Life finds a way, and so does the Jurassic Parks franchise, as 2015’s Jurassic World managed to become one of the highest-grossing movies of all time despite the series’ diminishing creative returns and more than a decade having passed since Jurassic Park 3. It is the type of movie that succeeded because its surface spectacles were so viscerally thrilling that enough audiences were able to either ignore or not even notice its more questionable aspects. But for those who did notice, they were more than a little bit infuriating. A lead female character running around in high heels was annoyingly sexist to some, while personally I thought it was just stupid. Even more fundamentally, how does an island with gigantic carnivores continue to exist as a tourist destination? Jurassic World acknowledged that question but did not offer anything resembling a satisfying answer.

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Jurassic World: Fallen Kingdom actually does grapple with that conundrum, at least enough to establish that it is self-aware. It is not as insulting as its predecessors, but it makes its own peculiar decisions that render it more inexplicable. An impending volcanic eruption threatens to wipe out all the dinosaurs, to which plenty of folks quite reasonably say, good riddance. But there are certain interested parties who want to keep them alive, whether because of some combination of scientific idealism and emotional attachment or a mercenary sense of exploitation. Our heroes from the previous chapter, Owen (Chris Pratt) and Claire (Bryce Dallas Howard), represent the former motivation, and they get roped into a rescue mission at the hands of Eli Mills (Rafe Spall), who might see himself as an idealist but is too financially motivated to be anything other than exploitative.

If you are coming to Fallen Kingdom to see the good ol’ dino-on-dino action and dinos-chomping-the-bad-guy exclamation points, you will get those moments, but that is all window dressing to an unexpected story of hubris and inheritance. Mills is working for Benjamin Lockwood (James Cromwell), former partner of Jurassic Park founder John Hammond. It turns out that his interest in cloning technology is especially personal but also unpredictably dangerous. His obsession with legacy is a privilege for the rich, but when it is as all-consuming as it is in Lockwood’s case, it can also unleash untold consequences on all people. That is a potentially fascinating angle to tackle the hubris inherent in this franchise, but Fallen Kingdom never quite makes that connection explicit enough to make the point really click.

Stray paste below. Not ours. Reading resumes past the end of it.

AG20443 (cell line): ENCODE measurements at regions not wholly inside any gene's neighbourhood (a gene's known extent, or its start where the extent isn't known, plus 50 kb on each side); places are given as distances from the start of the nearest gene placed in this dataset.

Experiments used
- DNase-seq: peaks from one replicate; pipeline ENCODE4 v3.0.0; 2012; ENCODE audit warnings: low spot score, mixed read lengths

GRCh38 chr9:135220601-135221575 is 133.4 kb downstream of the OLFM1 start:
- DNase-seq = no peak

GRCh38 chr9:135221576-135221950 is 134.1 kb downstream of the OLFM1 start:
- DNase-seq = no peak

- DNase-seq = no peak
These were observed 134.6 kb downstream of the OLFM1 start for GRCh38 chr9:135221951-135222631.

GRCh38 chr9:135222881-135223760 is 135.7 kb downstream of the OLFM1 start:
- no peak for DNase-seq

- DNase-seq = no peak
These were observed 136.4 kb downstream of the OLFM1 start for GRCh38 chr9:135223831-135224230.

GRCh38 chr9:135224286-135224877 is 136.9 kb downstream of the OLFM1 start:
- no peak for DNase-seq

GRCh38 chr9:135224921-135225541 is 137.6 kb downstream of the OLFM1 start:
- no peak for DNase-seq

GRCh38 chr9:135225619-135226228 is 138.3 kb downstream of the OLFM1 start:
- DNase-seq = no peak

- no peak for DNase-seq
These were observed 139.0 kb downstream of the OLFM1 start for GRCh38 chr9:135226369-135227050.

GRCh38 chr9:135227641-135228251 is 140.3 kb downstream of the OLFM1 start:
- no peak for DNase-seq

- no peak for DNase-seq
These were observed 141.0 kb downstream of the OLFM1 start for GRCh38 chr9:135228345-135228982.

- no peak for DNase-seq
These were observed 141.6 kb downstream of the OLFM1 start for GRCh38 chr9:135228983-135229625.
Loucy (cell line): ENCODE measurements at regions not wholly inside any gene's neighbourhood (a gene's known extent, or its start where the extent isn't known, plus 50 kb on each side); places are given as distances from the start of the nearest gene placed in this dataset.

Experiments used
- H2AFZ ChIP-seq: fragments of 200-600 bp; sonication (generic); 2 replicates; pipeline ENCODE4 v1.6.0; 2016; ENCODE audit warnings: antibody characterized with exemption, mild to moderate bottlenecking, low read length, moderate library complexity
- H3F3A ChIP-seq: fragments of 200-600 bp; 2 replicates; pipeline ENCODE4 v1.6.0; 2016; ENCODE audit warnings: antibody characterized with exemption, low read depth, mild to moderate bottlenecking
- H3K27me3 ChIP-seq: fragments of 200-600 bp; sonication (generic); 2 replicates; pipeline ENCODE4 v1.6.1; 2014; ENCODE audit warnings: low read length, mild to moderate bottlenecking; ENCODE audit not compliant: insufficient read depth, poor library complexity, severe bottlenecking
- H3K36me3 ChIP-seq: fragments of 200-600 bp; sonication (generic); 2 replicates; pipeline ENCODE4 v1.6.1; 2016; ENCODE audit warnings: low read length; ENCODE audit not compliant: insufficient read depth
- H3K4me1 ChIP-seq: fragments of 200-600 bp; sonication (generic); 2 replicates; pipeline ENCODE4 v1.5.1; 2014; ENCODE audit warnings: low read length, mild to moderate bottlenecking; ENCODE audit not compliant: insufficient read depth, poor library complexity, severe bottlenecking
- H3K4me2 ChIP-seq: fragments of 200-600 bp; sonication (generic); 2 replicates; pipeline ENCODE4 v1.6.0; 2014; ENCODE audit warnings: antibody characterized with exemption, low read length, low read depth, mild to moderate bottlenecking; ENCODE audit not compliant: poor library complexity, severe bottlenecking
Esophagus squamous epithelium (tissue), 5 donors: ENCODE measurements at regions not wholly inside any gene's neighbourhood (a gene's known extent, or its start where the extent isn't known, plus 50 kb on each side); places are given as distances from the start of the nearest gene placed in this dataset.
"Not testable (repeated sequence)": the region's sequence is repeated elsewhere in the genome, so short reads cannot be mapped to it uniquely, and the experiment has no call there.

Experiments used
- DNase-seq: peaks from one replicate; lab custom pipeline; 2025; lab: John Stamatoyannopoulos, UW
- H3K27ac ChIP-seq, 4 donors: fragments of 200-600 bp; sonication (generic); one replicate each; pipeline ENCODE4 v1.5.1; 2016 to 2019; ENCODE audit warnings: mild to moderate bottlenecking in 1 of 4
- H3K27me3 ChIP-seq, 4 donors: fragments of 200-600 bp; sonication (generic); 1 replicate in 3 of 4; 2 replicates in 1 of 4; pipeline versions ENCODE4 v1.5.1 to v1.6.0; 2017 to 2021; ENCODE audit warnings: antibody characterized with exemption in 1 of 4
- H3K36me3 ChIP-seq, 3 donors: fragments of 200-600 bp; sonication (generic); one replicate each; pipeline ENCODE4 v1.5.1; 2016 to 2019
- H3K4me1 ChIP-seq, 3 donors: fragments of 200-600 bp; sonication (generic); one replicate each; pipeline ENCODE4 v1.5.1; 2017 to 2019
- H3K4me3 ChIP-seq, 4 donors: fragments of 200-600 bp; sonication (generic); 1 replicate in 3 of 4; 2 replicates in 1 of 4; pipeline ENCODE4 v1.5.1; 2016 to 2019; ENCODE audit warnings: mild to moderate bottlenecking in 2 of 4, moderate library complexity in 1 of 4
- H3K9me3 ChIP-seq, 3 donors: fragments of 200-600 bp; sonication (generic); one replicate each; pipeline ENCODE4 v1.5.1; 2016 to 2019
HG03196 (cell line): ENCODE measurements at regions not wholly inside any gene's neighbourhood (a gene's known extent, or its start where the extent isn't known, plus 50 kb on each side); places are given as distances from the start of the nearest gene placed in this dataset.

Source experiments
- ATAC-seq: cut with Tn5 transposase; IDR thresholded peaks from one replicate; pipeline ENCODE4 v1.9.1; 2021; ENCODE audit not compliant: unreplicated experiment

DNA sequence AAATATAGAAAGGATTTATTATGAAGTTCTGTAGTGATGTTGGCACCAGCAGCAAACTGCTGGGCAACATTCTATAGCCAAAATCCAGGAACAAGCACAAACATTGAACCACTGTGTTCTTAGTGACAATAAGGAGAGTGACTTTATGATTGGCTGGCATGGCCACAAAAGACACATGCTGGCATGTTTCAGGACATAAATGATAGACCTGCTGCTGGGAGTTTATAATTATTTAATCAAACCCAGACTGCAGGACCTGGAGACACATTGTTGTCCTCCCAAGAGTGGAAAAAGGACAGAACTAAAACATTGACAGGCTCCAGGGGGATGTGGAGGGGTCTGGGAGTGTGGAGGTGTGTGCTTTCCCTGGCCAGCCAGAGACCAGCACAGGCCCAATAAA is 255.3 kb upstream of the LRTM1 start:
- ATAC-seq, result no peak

JW: FK is at its best when it features return appearances from original Jurassic Park cast members. B.D. Wong lends the whole affair an edgy, weirdly respectable verve as Dr. Henry Wu, reminding everyone that resurrecting dinosaurs must be treated as unprecedented as it is. Chaos theorist Dr. Ian Malcolm (Jeff Goldblum) is there for just a cameo, but his presence is essential, as he hits upon the thesis statement, which is essentially: now that the dinosaurs are back, they’re going to do whatever they’re going to do, so we might as well craft some new stories around them instead of the same-old, same-old. In this case, that inexplicably means a searing examination of familial legacy.

Starring: Chris Pratt, Bryce Dallas Howard, Rafe Spall, Justice Smith, Daniella Pineda, James Cromwell, Isabella Sermon, Ted Levine, Toby Jones, B.D. Wong, Geraldine Chaplin, Jeff Goldblum

Director: J.A. Bayona

Running Time: 128 Minutes

Rating: PG-13 for Volcano-Related Peril and the Usual Dino Chomping

Release Date: June 22, 2018